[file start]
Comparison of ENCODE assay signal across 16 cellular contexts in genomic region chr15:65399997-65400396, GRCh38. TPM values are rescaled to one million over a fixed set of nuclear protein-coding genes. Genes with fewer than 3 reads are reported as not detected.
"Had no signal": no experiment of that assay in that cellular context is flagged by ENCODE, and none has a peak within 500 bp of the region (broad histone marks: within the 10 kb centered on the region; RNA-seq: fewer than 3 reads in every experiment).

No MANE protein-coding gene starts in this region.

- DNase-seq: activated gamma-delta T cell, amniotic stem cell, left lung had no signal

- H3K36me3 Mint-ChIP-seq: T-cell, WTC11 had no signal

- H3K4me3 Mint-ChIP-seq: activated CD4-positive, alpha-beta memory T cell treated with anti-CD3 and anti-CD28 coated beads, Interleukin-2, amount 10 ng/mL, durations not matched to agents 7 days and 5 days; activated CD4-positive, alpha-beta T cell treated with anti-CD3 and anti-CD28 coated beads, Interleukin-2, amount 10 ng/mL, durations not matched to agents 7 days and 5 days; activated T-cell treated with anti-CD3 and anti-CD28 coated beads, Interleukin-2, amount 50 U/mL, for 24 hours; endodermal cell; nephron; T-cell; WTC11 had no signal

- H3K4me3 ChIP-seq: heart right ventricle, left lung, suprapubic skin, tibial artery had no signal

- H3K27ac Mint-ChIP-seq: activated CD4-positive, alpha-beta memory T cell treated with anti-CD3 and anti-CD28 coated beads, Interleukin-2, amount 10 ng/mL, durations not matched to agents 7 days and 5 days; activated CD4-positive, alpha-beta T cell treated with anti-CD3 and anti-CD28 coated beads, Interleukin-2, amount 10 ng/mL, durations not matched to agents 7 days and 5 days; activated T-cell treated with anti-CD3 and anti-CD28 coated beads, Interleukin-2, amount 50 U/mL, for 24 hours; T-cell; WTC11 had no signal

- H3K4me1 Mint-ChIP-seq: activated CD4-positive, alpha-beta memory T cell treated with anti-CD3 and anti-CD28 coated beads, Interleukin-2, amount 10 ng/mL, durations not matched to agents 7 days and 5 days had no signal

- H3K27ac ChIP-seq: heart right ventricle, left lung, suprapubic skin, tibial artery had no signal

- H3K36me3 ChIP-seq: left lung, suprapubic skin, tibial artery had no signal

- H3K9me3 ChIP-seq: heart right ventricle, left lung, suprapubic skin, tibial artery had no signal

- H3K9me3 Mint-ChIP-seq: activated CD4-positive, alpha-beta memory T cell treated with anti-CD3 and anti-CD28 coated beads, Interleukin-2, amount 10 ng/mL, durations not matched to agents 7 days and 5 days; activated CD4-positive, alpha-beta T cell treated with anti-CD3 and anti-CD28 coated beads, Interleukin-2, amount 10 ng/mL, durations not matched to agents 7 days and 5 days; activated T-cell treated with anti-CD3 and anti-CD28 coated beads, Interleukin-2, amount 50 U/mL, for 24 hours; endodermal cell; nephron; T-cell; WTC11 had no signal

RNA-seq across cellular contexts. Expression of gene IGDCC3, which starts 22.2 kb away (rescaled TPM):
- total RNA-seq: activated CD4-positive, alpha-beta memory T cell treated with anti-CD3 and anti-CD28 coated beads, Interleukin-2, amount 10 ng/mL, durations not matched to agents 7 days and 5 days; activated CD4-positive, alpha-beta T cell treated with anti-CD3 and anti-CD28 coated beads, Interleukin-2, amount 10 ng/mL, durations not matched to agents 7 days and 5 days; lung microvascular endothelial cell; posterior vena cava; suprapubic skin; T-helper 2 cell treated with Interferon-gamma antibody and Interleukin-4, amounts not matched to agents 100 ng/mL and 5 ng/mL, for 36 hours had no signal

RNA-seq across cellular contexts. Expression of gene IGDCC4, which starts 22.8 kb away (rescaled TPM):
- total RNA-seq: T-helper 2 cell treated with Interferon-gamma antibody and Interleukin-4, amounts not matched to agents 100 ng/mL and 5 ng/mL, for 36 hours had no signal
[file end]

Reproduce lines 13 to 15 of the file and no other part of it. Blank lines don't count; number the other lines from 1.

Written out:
- H3K9me3 Mint-ChIP-seq: activated CD4-positive, alpha-beta memory T cell treated with anti-CD3 and anti-CD28 coated beads, Interleukin-2, amount 10 ng/mL, durations not matched to agents 7 days and 5 days; activated CD4-positive, alpha-beta T cell treated with anti-CD3 and anti-CD28 coated beads, Interleukin-2, amount 10 ng/mL, durations not matched to agents 7 days and 5 days; activated T-cell treated with anti-CD3 and anti-CD28 coated beads, Interleukin-2, amount 50 U/mL, for 24 hours; endodermal cell; nephron; T-cell; WTC11 had no signal

RNA-seq across cellular contexts. Expression of gene IGDCC3, which starts 22.2 kb away (rescaled TPM):
- total RNA-seq: activated CD4-positive, alpha-beta memory T cell treated with anti-CD3 and anti-CD28 coated beads, Interleukin-2, amount 10 ng/mL, durations not matched to agents 7 days and 5 days; activated CD4-positive, alpha-beta T cell treated with anti-CD3 and anti-CD28 coated beads, Interleukin-2, amount 10 ng/mL, durations not matched to agents 7 days and 5 days; lung microvascular endothelial cell; posterior vena cava; suprapubic skin; T-helper 2 cell treated with Interferon-gamma antibody and Interleukin-4, amounts not matched to agents 100 ng/mL and 5 ng/mL, for 36 hours had no signal